The summary financial information presented below is derived in part from our consolidated financial statements. The following is only a summary and should be read in conjunction with the consolidated financial statements and notes contained in Item 8 of this Annual Report on Form 10-K. The information at September 30, 2017 and 2016 and for the years ended September 30, 2017, 2016 and 2015 is derived in part from the audited consolidated financial statements that appear in this annual report. The information at September 30, 2015, 2014 and 2013, and for years ended September 30, 2014 and 2013, is derived in part from the audited consolidated financial statements that do not appear in this annual report. The information presented below does not include the financial condition, results of operations or other data of First Charter, MHC prior to its elimination following the April 8, 2013 conversion. The information presented prior to April 8, 2013, is that of Charter Federal, the Company's predecessor company.
 
At September 30,
2017
 
2016
 
2015
 
2014
 
2013
 
(in thousands)
Selected financial condition data:
 
 
 
 
 
 
 
 
 
Total assets
$
1,640,159

 
$
1,438,389

 
$
1,027,079

 
$
1,010,361

 
$
1,089,406

Cash and cash equivalents
152,338

 
91,849

 
30,343

 
99,463

 
161,452

Loans receivable, net (1)
1,149,276

 
994,052

 
714,761

 
606,367

 
579,854

Other real estate owned
1,437

 
2,706

 
3,411

 
7,316

 
15,684

Securities available for sale (2)
183,790

 
206,336

 
184,404

 
188,743

 
215,118

Transaction accounts
567,213

 
478,028

 
327,373

 
314,201

 
296,453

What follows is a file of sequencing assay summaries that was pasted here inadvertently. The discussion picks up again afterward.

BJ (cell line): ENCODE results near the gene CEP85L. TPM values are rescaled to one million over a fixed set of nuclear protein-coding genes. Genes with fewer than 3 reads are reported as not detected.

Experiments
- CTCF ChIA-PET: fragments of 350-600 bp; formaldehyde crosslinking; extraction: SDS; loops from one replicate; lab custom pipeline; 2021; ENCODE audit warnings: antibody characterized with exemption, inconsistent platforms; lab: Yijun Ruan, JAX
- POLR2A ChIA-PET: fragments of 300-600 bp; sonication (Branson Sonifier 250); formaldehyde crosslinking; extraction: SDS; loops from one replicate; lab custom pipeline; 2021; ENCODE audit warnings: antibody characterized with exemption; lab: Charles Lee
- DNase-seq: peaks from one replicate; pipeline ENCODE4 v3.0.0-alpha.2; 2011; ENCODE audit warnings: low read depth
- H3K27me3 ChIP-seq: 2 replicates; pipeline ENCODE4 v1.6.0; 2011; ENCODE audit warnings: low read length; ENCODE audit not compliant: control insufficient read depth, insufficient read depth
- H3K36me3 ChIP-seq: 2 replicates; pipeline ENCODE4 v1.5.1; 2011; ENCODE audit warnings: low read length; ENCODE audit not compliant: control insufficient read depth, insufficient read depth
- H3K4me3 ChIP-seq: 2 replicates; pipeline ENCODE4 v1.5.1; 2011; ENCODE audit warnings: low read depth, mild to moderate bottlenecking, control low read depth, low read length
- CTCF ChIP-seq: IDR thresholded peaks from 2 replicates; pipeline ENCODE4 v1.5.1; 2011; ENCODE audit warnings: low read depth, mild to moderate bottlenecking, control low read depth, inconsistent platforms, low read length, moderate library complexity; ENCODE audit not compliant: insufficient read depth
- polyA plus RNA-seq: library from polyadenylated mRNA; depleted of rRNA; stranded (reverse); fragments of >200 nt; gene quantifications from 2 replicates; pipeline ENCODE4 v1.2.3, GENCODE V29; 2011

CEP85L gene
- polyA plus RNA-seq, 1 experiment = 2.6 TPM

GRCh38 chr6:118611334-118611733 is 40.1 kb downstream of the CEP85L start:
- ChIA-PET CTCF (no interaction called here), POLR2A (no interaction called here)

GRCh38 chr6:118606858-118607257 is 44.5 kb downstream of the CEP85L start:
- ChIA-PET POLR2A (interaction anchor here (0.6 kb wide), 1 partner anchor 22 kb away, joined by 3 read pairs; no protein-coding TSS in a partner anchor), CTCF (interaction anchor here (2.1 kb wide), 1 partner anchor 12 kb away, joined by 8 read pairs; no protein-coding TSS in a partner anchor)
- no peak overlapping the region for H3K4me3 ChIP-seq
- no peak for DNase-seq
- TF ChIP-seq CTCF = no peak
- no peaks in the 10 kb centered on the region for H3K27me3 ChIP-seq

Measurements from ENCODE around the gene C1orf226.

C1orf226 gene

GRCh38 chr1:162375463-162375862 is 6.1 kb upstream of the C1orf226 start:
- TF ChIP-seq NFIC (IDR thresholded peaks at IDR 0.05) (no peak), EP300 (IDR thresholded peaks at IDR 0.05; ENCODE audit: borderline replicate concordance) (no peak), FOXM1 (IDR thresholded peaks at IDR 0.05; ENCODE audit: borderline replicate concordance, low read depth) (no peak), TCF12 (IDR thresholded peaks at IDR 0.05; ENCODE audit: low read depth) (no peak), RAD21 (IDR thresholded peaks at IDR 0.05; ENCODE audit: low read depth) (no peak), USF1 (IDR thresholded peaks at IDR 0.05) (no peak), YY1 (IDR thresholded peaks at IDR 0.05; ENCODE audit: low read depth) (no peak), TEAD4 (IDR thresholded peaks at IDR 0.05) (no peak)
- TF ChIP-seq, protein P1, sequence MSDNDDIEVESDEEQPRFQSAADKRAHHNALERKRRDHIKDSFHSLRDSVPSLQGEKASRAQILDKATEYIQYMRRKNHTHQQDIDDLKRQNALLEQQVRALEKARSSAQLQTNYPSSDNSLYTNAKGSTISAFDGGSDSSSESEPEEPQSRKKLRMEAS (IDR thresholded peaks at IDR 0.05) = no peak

Total deposits
1,339,143

 
1,161,844

 
738,855

 
717,192

 
751,297

Borrowings
66,748

 
56,588

 
62,000

 
55,000

 
60,000

Total stockholders’ equity
214,199

 
203,150

 
204,931

 
224,955

 
273,778

Tangible total equity
171,236

 
170,716

 
200,058

 
220,206

 
268,649

________________________________
(1)
Included in the loan balances at September 30, 2014 and 2013, are loans that were covered under loss share agreements with the FDIC prior to the termination of these agreements in the amount of $69.6 million and $109.0 million, respectively. Loans are presented net of deferred loan fees, allowance for loan losses, nonaccretable differences and accretable discounts and exclude loans held for sale.
(2)
Includes all CharterBank investment and mortgage securities available for sale.

28


 
At September 30,
 
2017
 
2016
 
2015
 
2014
 
2013
 
(in thousands, except per share amounts)
Selected operating data:
 
 
 
 
 
 
 
 
 
Interest income
$
55,861

 
$
47,784

 
$
37,893

 
$
35,648

 
$
42,636

Interest expense
6,719

 
5,630

 
5,013

 
5,730

 
7,361

Net interest income
49,142

 
42,154

 
32,880

 
29,918

 
35,275

Provision for loan losses
(900
)
 
(250
)
 

 
(713
)
 
1,489

Net interest income after provision for loan losses
50,042

 
42,404

 
32,880

 
30,631

 
33,786

Noninterest income
19,239

 
20,964

 
12,329

 
14,277

 
11,653

Noninterest expense
46,523

 
45,398

 
36,832

 
36,211

 
36,314

Income before provision for income taxes
22,758

 
17,970

 
8,377

 
8,697

 
9,125

Income tax expense
8,322

 
6,107

 
2,805

 
2,742

 
2,869

Net income
$
14,436

 
$
11,863

 
$
5,572

 
$
5,955

 
$
6,256

Per share data: (1)
 
 
 
 
 
 
 
 
 
Earnings per share – basic
$
1.01

 
$
0.83

 
$
0.35

 
$
0.29

 
$
0.30

Earnings per share – fully diluted
$
0.95

 
$
0.79

 
$
0.34

 
$
0.28

 
$
0.30

Cash dividends per share
$
0.25

 
$
0.20

 
$
0.20

 
$
0.20

 
$
0.35

________________________________
(1)
Share and share amounts held by the public prior to April 8, 2013 have been restated to reflect the completion of the second-step conversion on April 8, 2013 using a conversion ratio of 1.2471.